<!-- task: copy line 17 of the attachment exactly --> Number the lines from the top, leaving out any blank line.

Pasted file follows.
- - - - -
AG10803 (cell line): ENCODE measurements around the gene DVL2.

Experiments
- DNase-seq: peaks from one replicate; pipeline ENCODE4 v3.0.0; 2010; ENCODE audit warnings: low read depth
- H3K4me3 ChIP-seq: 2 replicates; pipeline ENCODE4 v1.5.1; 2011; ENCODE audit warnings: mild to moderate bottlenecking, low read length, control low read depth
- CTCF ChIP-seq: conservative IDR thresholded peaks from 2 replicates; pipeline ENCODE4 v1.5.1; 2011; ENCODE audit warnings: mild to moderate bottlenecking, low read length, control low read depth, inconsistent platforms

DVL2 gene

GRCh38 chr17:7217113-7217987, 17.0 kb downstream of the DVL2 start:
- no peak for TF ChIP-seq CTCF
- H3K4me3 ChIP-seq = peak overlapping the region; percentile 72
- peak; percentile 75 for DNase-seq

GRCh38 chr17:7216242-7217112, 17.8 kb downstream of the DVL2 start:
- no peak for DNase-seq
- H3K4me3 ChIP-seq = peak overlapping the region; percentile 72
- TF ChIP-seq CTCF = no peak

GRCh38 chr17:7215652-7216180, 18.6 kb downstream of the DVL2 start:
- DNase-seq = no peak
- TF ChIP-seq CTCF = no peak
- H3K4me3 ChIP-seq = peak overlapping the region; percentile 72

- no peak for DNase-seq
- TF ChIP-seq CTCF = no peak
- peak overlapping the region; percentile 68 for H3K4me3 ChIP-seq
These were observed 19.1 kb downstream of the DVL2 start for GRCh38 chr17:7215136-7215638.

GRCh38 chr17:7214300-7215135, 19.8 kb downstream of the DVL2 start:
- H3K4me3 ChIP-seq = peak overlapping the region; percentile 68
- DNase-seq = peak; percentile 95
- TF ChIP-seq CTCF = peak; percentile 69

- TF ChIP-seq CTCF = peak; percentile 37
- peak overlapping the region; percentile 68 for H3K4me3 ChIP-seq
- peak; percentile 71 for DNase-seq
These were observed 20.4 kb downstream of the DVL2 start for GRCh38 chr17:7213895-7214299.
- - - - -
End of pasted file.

- TF ChIP-seq CTCF = no peak